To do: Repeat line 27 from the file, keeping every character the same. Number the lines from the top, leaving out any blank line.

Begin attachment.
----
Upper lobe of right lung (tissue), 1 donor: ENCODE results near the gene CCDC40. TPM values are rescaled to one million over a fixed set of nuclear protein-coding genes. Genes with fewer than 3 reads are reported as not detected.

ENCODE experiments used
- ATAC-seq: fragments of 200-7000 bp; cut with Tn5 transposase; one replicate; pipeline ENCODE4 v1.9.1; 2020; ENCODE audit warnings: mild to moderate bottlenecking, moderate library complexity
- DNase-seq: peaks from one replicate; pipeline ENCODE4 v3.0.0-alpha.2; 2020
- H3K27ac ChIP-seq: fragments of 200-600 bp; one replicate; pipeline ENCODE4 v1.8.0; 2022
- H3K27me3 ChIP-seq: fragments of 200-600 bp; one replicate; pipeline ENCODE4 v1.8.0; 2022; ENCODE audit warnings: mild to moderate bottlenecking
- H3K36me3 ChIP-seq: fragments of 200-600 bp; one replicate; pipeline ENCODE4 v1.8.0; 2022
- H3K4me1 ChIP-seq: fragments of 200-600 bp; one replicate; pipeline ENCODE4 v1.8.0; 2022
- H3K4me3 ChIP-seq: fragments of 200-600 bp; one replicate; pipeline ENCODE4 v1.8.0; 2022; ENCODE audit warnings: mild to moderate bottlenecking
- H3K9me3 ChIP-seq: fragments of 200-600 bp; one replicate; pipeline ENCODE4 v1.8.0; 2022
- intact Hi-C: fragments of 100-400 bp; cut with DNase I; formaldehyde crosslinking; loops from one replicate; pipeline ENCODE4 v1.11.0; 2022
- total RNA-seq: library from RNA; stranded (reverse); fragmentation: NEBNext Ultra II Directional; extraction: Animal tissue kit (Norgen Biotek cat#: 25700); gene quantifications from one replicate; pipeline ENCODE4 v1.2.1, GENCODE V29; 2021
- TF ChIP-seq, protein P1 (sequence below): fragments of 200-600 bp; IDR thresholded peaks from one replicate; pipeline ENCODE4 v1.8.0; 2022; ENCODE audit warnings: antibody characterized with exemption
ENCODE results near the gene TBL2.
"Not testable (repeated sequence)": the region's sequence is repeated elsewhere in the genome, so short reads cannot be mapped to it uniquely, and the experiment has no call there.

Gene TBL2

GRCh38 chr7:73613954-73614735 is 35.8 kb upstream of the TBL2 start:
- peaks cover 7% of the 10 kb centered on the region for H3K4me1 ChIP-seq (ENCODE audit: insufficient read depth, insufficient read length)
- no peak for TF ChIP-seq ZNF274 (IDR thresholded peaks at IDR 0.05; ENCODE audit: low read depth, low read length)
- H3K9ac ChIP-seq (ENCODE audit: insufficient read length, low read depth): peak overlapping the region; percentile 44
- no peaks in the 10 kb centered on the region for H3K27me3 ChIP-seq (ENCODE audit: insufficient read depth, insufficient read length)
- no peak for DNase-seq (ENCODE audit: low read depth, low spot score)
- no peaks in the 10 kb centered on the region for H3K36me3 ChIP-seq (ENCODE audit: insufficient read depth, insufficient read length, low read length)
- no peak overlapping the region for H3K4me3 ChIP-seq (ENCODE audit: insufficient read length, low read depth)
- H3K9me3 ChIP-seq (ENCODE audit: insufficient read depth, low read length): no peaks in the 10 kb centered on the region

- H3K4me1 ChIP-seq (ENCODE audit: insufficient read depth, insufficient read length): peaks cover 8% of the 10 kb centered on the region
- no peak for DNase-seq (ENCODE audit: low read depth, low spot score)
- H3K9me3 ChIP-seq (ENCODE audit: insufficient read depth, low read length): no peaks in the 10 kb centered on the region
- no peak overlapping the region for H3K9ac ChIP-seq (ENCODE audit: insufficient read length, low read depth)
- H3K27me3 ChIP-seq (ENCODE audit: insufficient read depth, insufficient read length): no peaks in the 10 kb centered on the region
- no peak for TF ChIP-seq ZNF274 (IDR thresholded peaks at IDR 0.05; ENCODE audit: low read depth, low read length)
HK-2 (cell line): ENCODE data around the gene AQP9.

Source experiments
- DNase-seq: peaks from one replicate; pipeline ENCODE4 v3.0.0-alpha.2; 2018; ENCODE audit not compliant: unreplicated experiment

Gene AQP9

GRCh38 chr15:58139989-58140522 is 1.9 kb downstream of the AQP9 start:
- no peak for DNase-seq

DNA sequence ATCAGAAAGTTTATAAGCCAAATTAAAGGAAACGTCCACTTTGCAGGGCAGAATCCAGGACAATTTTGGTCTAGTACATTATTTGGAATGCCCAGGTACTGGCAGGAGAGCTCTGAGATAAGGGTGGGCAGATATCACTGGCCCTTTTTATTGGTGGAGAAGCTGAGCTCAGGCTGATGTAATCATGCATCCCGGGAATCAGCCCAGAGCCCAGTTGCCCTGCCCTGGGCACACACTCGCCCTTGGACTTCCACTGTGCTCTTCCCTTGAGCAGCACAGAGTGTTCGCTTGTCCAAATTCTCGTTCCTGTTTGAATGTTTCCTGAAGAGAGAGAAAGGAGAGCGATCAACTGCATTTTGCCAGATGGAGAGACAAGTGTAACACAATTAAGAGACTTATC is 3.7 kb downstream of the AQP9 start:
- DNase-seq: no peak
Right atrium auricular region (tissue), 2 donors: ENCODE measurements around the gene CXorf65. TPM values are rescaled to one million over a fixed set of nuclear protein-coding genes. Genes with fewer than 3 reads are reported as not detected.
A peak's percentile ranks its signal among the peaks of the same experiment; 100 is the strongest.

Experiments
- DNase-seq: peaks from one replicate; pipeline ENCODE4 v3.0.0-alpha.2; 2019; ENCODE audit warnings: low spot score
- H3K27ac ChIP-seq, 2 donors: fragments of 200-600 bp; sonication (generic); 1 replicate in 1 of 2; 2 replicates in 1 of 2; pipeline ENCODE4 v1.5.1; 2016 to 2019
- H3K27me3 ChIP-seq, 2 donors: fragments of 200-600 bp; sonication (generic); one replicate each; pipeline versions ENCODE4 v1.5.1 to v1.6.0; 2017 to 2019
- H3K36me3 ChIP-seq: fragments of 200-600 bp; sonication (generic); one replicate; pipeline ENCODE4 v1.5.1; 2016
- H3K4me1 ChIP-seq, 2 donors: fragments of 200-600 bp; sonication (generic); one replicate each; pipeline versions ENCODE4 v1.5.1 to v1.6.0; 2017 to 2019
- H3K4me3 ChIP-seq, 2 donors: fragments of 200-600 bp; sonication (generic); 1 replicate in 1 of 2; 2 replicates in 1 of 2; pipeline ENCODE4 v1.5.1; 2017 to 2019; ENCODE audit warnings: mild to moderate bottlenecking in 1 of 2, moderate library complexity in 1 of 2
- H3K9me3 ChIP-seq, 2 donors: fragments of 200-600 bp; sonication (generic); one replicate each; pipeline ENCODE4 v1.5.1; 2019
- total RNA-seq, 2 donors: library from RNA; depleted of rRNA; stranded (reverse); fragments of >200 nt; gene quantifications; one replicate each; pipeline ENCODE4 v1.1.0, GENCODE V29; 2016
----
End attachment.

- no peak for DNase-seq (ENCODE audit: low read depth, low spot score)